Teens Views should Legal Curfews for Teens be Abolished – Yes

For a teen, living in today’s times has gotten more chaotic. There are peer pressures from vices, such as smoking, drinking alcohol, using illegal drugs or committing crimes. Being an individual in a world of conformity has its consequences. For the ones who stay “straight and narrow”, they live their high school lives as outcasts and unpopular. They are ridiculed. They are scorned. Some are even harassed and bullied because they don’t “fit in”. Times are worse now for teenagers.

Recently, our state legislation imposed a 12:00 (midnight) curfew on adolescents cruising on the Loop. The Loop is an area between Walnut Street and Grand Avenue in downtown, Des Moines (Iowa). From Nollen Plaza to the Meredith Corporation Building, teenagers walk, ride or drive along a rectangular route. Drivers socialize with themselves. Some meet and greet with adolescents loitering around the Hamlett Flatts and Central Library. Groups of people relax and chat near Starbucks and the Hotel Marriott.

Since 1980, the Loop “visitors” contributed in downtown, Des Moines’ rising crime rate. There are incidents of fighting, assault (physical and sexual), robbery and underage drinking and smoking. Other offenses included illegal drug use and reckless driving due to random, “street races” involving cars blazing up Grand Avenue’s, straight four-lane. In 1993, four teenagers murdered a Jewish businessman who happened to be cavorting a teenage girl on the Loop. He invited them into his car by offering to buy their marijuana. He drove them out to Waterworks park where he was attacked and beaten to death.

Teenage and adult safety influenced City Council to decide on a curfew. Police have the right to stop any vehicle they believe has adolescents either operating or accompanying. Teens 17-younger are made to abide by it. If they are discovered to be in violation, those teenagers are detained and their parents notified. If the teenagers have outstanding warrants, they are taken to juvenile facility at Meyer Hall on Hull Avenue.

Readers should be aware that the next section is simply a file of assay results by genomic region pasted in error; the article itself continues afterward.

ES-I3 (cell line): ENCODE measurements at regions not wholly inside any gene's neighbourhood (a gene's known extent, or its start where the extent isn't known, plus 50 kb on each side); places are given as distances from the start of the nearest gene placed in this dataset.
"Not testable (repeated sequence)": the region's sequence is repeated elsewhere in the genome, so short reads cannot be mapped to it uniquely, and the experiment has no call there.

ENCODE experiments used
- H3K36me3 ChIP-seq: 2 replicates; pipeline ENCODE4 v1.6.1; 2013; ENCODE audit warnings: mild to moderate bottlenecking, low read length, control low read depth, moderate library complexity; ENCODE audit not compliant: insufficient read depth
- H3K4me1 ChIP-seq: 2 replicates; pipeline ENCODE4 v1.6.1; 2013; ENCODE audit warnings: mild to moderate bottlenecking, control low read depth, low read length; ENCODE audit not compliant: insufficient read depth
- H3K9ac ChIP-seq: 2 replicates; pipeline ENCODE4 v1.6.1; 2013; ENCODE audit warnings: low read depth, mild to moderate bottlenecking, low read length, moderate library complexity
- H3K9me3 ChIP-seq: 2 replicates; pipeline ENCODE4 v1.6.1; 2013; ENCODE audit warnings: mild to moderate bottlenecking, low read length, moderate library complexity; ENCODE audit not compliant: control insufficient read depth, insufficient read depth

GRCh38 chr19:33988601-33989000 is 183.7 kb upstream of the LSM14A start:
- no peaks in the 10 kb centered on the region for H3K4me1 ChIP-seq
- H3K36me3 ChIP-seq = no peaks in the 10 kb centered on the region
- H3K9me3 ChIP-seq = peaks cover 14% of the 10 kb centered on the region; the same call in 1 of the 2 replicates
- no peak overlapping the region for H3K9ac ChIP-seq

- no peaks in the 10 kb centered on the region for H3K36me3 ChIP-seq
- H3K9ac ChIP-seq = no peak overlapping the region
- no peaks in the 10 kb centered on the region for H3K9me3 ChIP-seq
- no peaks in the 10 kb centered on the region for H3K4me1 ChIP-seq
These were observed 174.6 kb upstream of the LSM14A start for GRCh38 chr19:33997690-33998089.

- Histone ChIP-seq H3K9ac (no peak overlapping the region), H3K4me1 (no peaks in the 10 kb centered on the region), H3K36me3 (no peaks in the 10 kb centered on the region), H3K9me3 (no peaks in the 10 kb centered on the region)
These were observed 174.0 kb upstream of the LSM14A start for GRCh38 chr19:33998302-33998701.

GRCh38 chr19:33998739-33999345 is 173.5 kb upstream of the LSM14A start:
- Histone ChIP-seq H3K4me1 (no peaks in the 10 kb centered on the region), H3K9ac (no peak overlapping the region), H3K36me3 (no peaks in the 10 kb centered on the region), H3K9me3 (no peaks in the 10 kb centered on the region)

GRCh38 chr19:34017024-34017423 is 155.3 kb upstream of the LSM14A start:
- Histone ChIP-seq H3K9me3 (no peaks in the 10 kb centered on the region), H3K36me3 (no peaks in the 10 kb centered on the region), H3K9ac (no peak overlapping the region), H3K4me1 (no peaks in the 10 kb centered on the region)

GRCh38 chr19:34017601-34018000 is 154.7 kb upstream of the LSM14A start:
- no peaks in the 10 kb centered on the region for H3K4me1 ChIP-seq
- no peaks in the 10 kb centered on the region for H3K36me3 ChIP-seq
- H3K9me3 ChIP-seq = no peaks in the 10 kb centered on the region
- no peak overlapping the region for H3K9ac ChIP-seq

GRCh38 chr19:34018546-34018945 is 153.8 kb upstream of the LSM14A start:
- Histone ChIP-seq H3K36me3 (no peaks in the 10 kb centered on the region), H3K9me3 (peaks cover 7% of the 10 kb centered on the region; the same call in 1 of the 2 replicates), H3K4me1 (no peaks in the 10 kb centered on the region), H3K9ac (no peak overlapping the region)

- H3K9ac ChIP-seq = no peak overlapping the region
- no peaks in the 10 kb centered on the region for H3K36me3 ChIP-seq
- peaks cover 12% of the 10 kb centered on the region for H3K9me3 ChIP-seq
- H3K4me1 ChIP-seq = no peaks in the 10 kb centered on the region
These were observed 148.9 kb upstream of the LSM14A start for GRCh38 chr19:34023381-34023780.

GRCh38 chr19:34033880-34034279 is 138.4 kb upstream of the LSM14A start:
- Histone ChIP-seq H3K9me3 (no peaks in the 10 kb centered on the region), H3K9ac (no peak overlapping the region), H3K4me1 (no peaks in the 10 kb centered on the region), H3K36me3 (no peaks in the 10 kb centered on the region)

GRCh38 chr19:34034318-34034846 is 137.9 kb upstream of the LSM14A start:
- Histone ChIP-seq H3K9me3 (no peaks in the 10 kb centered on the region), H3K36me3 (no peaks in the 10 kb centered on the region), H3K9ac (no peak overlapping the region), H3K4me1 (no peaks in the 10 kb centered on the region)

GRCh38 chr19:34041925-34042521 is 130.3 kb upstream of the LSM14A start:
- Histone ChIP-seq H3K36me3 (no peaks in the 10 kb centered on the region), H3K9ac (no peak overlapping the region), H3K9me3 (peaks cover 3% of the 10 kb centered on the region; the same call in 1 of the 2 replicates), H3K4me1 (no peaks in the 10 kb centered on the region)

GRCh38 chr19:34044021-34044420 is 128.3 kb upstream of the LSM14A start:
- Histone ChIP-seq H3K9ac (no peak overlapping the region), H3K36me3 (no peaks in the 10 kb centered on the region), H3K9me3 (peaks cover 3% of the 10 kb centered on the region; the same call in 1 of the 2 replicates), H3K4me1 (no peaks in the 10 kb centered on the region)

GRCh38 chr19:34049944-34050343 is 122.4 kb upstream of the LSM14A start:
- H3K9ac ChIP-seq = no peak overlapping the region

On paper, the curfew implementation has merit. However, it has great flaws. The police are allowed to stop any vehicle by profiling someone’s age. Racial profiling has gotten Des Moines cops in enough trouble. They are now being asked to closely monitor teenagers mixing with adults in cars and on the street. The area covered has about 20 city blocks from Third Street to Martin Luther King Way. There aren’t enough patrolmen to saturate downtown and maintain order throughout Des Moines and its dozen or so suburbs and townships. Besides, city taxpayers have to pay for this “legalized babysitting”. Other neighborhoods, namely those around Drake and Sixth Avenue, are needed far more attention.

Other reasons are abound why this curfew hasn’t worked. It hasn’t deterred the crime of prostitution. Being only a two-minute drive from downtown, the Waterworks area has become a popular spot for drug dealers, pimps, hookers and their johns. Many “transactions” are done in the woods along the river. Also, homeless camps populated the site. For some reason, police aren’t too keen on policing that district. More times or not, married men are downtown scoping underage girls for sex. They have their cash, their car and their drugs. One of the businessman’s killers was the girl he solicited. Also, some teens are employed at the local coffee shops, like Amici, Java Joe’s Coffeehouse and Starbucks. If the curfew is enforced to EVERYONE, their jobs are in jeopardy. A few people doing wrong has no business hurting everyone else.

Legally, City Council has placed police officers in the role of moral judges. Those burdens are heavy and costly when the real moral judges should be the unaware, ignorant, apathetic or dysfunctional parents.